|Published by Michael Topple on Tue, 26 May 2020 17:40|
|Church Without Walls|
Blog: 26 May Ascension to Pentecost
‘And remember, I am with you always, to the end of the age’ Matthew 28:20
‘And this is eternal life: that they know you, the only true God, and Jesus Christ, whom you have sent.’ John 17:3
Blessed are you, creator God,
to you be praise and glory for ever.
As your Spirit moved over the face of the waters
bringing light and life to your creation,
pour out your Spirit on us today
that we may walk as children of light
and by your grace reveal your presence.
Blessed be God, Father, Son and Holy Spirit.
Blessed be God for ever.
Last Thursday was Ascension day, 40 days after Easter, the day that Jesus left earth, saying goodbye to his disciples and ascended into heaven, once again to reign with God. Or, as somebody texted me: ‘To those who wonder what the feast of Ascension is about, it’s the day when Jesus started to work from home!’ I smiled.
Ascension is clearly supernatural happening and is hard to explain for any of us. But one of the things we know about Jesus being the Son of God, did the work that the Father gave him to do (John 17:4): he healed people, he set people free, he loved people, he was crucified, paying the penalty of the sins of the world, he rose from the dead, he ascended into heaven, and now he inhabits eternity. A new order of existence is being created: one in which the linear day to day patterns of time are penetrated by God’s timeless presence. Another way of putting this is that the vertical eternal dimension of reality pierces the horizontal three-dimensional reality. If you think this is confusing, you’re not the only one! We are talking here about things we can’t see or prove or measure, but we believe because of the testimony of the disciples of Jesus, over 500 of whom saw the risen Christ – and because of the transforming presence of Christ in our lives – in my own life – by his Spirit.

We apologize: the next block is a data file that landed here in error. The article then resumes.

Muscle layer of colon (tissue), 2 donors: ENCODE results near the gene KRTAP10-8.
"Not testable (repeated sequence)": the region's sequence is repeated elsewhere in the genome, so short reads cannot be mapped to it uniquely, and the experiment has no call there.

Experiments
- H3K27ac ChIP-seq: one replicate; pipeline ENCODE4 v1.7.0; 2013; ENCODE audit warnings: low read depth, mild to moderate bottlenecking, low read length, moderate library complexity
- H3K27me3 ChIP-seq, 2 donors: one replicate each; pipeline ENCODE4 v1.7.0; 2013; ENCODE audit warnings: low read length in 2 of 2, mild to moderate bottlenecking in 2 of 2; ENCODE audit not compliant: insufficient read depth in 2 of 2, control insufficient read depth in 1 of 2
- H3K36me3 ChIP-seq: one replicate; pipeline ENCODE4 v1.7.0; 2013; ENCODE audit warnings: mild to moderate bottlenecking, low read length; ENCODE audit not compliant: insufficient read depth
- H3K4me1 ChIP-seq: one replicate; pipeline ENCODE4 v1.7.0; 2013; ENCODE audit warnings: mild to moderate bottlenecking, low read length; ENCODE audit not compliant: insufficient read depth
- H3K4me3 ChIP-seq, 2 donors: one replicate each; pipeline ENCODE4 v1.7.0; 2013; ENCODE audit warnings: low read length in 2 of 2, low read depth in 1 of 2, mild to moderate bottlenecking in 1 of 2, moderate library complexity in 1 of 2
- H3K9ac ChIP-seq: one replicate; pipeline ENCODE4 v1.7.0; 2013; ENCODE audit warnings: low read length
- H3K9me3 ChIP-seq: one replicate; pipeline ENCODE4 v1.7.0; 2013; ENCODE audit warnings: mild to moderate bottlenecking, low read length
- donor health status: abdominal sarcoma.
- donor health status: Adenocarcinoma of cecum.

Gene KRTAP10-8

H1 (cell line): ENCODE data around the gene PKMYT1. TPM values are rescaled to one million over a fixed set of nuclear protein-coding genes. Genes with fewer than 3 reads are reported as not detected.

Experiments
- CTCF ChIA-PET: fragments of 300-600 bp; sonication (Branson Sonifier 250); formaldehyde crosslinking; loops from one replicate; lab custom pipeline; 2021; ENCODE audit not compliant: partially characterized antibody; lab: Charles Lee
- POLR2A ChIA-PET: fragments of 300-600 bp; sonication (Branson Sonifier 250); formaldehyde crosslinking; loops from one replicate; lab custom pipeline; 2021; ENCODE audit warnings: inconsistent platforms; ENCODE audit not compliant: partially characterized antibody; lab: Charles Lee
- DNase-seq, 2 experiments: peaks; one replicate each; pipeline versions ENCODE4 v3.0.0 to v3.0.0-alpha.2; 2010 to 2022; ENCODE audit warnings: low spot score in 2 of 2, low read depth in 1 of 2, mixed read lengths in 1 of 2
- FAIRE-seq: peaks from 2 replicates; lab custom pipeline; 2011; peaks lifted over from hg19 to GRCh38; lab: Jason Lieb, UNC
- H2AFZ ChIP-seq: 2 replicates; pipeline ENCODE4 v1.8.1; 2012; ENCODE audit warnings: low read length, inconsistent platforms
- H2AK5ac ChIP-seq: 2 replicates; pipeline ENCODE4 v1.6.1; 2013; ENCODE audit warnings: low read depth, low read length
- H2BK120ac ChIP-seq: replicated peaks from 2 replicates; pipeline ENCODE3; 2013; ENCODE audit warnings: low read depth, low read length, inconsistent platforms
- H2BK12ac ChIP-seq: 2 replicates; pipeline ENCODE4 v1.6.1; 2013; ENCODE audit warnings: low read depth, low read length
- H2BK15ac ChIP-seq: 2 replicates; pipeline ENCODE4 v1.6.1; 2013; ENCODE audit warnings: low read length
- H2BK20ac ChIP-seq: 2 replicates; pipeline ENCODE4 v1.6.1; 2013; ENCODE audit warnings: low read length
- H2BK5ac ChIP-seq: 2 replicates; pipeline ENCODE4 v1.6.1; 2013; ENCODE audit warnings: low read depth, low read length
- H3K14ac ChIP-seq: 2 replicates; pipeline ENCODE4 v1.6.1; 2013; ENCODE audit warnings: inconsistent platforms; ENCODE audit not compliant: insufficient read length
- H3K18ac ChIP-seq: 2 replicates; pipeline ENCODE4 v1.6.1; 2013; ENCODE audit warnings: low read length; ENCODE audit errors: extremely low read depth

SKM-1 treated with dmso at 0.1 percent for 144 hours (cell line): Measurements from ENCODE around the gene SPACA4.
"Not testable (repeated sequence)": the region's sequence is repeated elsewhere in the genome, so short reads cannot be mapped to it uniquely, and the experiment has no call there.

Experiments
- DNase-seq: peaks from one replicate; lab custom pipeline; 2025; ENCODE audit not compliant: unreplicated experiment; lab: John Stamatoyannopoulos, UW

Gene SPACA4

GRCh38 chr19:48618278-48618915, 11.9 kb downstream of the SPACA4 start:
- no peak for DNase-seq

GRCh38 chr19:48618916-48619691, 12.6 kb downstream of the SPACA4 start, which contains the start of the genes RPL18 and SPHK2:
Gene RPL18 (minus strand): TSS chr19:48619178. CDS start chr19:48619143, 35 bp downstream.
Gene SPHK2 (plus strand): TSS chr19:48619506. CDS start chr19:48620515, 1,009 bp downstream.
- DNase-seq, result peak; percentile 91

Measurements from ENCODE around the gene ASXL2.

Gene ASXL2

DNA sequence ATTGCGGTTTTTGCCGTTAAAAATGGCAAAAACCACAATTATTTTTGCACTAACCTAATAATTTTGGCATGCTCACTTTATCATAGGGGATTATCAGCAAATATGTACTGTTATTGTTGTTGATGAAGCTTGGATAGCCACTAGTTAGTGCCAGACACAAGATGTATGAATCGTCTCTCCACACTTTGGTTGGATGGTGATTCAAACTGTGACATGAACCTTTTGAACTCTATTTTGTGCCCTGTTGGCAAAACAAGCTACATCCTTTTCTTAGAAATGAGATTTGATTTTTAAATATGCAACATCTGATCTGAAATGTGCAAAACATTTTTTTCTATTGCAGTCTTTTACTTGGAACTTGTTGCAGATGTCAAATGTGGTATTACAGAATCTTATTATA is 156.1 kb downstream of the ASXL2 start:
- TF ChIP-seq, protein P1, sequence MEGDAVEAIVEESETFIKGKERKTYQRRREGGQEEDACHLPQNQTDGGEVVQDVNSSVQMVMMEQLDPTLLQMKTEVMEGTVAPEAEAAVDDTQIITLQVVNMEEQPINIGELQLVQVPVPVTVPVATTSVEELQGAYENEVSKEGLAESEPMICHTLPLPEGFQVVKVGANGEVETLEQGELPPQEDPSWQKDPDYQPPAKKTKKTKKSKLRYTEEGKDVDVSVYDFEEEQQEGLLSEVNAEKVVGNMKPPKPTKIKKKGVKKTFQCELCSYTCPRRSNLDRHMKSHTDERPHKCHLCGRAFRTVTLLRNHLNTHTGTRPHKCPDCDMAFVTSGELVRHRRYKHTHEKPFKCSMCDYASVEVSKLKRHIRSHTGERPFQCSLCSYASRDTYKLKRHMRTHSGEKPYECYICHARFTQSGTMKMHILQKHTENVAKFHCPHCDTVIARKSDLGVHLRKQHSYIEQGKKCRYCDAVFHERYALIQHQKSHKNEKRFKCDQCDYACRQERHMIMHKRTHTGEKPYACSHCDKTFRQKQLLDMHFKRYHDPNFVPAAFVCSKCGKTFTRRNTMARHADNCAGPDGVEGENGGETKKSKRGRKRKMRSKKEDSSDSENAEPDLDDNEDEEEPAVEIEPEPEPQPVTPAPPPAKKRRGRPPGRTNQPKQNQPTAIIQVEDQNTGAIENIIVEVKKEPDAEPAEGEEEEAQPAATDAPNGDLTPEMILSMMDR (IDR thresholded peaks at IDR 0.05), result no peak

I’m sure the disciples were also confused too. what were they to do now? Their leader, their teacher, their friend, their Lord had gone, ascended into heaven and was no longer with them. His last words to them were these: ‘And remember, I am with you always, to the end of the age.’ (Matthew 28:20). But where was he now? He certainly wasn’t physically with them, so what did he mean?
They had been told to wait in Jerusalem until the Holy Spirit was given to them. Wait. What next? And this is the point at which I think we can identify with those disciples. They were living in confusing unprecedented times which they didn’t really understand and couldn’t explain. They were in a form of lockdown in the upper room in Jerusalem, and going daily to the temple to pray. Communal waiting. They didn’t know what direction to go in or what might come next, and they didn’t really understand their purpose in life. They had to wait. And waiting is hard.
We are doing a lot of waiting right now. Scientific investigation helps us to work out what is likely to happen, but to make sense of it all in our own lives, we need to reflect, to talk with others, to listen to music, read poetry, contemplate art, pray and listen to what God says through his word, the Bible. What was normal is in the past and in this waiting and listening time – the in-between of lockdown - we have the opportunity to think about and pray what we would like the future to hold, as individuals, as families and as a community. Take time in your waiting to draw close to the Lord and to pray for those you know and love to open their hearts to Him. He will guide us to what comes next by his Holy Spirit at work in our lives.
As we pray the Lord’s prayer, we pray ‘Thy kingdom come; Thy will be done on Earth as it is in heaven’ and we join with hundreds of thousands of people worldwide.
Listen to and join in singing this song written especially for this year, between Ascension Day and Pentecost: Thy Kingdom Come: https://youtu.be/Ezngc-CMe-c